Teaching about Human Rights: What is its DNA?

During the consultation phase on the development of the Australian National Curriculum, the Australian Human Rights Commission stated that they were concerned about the lack of a comprehensive and coherent coverage of Human Rights in the Draft Curriculum.  They also indicated on their website that

The Commission is participating in consultations on the draft curriculum and recommending ways in which the human rights content in the curriculum can be strengthened.

They also posted position paper on  how it could best be included.    Position Paper

The fact that their coverage of this matter on their website today still states that they are ‘engaged in consultations’ suggests that their intervention may have been too late.

However, for those teaching older students, who would like to include the study of the ideas and issues surrounding human rights in their teaching this video developed by the London School of Economics  The Burning Issue: The DNA of Human Rights | British Politics and Policy at LSE.  might be a useful resource.  It will certainly promote an interesting discussion and draw on important  ideas.

I was particularly drawn to the way in which the speaker, Professor Conor Gearty, demonstrated through interviews and props how

All powerful emancipatory ideas get sucked into the vortex of power, which seeks, not to remove them, but to twist them to meanings that suit the powerful

Teaching about peace and conflict without being overwhelmed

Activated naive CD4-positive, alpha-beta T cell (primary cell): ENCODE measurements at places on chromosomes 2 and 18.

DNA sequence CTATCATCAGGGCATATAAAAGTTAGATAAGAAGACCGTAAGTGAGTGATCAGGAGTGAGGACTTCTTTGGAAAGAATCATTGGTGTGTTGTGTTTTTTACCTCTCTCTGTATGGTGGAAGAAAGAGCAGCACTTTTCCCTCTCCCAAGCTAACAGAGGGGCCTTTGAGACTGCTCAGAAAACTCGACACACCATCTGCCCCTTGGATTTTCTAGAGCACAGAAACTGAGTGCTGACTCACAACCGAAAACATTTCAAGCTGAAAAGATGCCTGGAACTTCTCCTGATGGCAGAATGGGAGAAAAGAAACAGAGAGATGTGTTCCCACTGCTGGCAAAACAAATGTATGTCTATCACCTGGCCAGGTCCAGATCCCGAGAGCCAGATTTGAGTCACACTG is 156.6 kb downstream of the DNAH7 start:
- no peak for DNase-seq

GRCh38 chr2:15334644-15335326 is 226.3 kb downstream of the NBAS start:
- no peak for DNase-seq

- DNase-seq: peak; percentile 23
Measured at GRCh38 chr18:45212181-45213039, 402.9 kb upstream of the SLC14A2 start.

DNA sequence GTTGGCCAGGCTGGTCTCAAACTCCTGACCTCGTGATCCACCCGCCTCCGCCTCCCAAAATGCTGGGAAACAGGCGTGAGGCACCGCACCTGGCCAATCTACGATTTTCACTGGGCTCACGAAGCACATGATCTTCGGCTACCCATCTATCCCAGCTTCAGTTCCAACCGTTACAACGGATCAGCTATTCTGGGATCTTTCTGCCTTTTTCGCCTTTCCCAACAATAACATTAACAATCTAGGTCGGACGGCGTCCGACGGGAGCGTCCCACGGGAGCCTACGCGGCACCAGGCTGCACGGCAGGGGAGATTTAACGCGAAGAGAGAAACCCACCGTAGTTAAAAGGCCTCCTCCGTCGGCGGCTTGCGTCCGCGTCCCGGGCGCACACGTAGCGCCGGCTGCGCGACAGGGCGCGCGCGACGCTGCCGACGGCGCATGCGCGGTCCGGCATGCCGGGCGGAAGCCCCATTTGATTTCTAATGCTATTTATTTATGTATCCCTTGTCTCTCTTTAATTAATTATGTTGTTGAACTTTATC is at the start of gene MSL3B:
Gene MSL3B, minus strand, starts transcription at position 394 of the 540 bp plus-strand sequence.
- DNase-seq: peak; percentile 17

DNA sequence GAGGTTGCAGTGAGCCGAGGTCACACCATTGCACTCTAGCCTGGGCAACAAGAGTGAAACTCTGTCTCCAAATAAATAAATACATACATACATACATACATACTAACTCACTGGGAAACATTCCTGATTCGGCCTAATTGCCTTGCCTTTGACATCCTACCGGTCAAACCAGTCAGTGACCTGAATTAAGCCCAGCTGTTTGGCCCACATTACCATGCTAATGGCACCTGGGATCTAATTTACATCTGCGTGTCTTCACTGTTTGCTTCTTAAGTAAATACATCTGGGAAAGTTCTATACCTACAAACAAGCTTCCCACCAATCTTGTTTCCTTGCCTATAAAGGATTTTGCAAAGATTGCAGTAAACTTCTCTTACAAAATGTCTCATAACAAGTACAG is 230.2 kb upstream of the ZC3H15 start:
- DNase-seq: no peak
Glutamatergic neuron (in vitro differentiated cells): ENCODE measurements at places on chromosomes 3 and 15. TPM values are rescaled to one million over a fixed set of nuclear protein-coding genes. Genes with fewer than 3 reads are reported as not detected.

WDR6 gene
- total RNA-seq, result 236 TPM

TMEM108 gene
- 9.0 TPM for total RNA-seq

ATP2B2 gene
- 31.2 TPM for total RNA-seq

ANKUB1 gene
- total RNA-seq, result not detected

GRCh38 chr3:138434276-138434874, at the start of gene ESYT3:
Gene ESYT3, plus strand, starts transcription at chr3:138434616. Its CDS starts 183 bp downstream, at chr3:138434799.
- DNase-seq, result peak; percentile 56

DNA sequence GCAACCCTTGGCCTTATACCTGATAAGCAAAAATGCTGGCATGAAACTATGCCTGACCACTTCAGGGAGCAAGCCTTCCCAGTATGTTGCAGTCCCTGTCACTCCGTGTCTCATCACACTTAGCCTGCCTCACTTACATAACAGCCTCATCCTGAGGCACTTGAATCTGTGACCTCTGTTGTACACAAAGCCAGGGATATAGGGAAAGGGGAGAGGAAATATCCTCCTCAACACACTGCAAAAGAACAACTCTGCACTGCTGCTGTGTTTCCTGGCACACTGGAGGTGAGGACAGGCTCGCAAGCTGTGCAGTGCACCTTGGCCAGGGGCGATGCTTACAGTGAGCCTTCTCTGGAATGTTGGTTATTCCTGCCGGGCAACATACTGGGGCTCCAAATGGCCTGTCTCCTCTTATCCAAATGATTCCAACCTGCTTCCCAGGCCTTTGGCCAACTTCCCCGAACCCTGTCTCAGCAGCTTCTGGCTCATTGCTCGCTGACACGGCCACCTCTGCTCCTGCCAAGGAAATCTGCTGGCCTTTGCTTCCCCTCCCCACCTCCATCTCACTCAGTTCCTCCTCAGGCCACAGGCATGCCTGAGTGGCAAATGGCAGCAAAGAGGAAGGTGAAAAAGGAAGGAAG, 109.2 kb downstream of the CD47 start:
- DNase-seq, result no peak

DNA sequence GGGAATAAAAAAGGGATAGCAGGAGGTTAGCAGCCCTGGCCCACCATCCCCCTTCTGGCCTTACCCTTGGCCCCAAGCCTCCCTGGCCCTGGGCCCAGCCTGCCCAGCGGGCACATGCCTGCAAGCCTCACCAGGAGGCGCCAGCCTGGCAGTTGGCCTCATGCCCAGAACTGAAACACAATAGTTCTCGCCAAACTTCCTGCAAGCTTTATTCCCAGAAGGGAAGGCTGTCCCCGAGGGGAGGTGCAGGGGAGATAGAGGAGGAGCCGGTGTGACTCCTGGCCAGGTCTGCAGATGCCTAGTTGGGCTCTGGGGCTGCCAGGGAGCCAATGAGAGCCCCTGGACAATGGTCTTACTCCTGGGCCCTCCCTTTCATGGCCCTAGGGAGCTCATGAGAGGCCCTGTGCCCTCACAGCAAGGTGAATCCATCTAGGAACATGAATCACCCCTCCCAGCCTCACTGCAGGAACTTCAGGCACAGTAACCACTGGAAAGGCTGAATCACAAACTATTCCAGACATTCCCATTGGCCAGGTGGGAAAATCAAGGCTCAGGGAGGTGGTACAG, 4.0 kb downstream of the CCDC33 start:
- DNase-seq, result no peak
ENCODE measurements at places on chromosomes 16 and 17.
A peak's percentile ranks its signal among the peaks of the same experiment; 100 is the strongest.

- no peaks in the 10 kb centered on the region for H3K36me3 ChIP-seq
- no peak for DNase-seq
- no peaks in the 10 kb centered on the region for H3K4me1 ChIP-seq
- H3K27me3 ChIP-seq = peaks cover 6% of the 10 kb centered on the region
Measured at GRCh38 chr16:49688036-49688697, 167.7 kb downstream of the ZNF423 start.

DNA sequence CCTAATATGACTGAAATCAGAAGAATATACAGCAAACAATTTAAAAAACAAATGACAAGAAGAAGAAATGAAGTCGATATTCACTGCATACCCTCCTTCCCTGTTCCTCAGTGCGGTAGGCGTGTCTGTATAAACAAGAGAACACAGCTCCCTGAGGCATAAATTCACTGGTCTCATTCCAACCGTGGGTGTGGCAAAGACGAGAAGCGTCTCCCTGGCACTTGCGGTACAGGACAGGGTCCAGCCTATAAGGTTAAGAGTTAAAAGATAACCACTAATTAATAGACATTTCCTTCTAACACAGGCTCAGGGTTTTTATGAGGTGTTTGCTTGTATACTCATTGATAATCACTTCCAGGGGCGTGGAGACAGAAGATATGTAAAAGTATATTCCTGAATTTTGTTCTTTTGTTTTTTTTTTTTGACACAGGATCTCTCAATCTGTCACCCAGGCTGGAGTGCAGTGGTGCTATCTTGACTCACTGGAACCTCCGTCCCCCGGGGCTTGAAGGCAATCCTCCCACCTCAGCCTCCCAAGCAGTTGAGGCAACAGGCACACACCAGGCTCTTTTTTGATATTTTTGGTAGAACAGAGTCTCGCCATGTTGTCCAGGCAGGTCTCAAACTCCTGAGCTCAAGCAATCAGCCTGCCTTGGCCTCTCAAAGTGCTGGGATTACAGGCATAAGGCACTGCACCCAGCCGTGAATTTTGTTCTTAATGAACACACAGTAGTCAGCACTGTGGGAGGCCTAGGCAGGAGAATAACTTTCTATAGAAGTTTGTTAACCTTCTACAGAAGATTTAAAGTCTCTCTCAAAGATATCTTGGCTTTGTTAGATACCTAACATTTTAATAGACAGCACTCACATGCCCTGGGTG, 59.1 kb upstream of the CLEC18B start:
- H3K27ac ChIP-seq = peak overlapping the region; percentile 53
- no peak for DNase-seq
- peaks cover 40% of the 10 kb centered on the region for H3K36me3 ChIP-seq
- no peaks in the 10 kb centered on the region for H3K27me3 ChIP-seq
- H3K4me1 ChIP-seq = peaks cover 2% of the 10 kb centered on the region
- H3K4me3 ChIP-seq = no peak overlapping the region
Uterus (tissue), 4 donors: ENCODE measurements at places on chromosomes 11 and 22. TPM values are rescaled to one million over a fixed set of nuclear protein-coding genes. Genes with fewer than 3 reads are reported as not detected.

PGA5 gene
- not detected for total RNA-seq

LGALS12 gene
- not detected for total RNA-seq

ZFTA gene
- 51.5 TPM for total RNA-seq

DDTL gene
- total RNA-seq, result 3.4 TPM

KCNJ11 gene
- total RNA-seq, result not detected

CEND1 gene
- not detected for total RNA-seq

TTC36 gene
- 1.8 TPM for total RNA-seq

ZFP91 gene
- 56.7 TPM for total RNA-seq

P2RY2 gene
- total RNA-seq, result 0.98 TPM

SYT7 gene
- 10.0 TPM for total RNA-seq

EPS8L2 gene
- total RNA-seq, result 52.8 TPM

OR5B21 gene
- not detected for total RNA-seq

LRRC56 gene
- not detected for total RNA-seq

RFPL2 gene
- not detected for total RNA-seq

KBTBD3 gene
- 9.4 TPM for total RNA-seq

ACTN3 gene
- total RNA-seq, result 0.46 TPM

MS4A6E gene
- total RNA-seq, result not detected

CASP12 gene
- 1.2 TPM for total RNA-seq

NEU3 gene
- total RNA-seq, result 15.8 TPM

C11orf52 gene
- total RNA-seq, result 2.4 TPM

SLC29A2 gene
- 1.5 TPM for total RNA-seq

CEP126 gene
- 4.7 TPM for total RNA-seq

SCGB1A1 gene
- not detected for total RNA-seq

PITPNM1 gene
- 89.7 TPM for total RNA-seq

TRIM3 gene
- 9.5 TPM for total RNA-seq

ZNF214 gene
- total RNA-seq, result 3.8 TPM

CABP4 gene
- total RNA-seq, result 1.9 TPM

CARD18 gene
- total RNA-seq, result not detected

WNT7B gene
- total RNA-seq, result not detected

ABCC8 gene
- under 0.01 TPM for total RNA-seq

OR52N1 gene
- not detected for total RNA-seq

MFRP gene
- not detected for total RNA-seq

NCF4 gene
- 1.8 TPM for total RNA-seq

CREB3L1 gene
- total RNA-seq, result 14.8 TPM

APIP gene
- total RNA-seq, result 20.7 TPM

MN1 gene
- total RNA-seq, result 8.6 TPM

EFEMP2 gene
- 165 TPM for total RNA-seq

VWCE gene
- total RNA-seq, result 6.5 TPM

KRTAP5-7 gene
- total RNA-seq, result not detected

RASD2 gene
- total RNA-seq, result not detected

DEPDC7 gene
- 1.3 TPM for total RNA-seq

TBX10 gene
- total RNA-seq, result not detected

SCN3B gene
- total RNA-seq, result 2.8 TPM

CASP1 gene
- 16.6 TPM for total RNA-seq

The terrible violence in Gaza has had many of us wondering if there will ever be any sustainable progress  towards building a peaceful and just settlement in this region.

Current events are of course very important ‘resources’ for teaching, but they also present their own challenges.  Not least of these is the danger of inadvertently constructing a view of world events where war, violence and conflict are inevitable and where some regional conflicts will never improve.

For this reason I am posting this video that you might wish to consider as a teaching resource, that could help to place  current events in a longer term context.  It was  sourced from Dr Kevin Clements a dedicated Quaker peace scholar and activist.


Sometimes stepping back and taking a longer term view of things can provide a fresh and perhaps more hopeful perspective.

It was produced by the War Prevention Initiative of the Jubitz Family Foundation and based on historian Kent Shifferd’s “From War to Peace“.   This slideshow describes 28 trends leading to the evolution of a global peace system.

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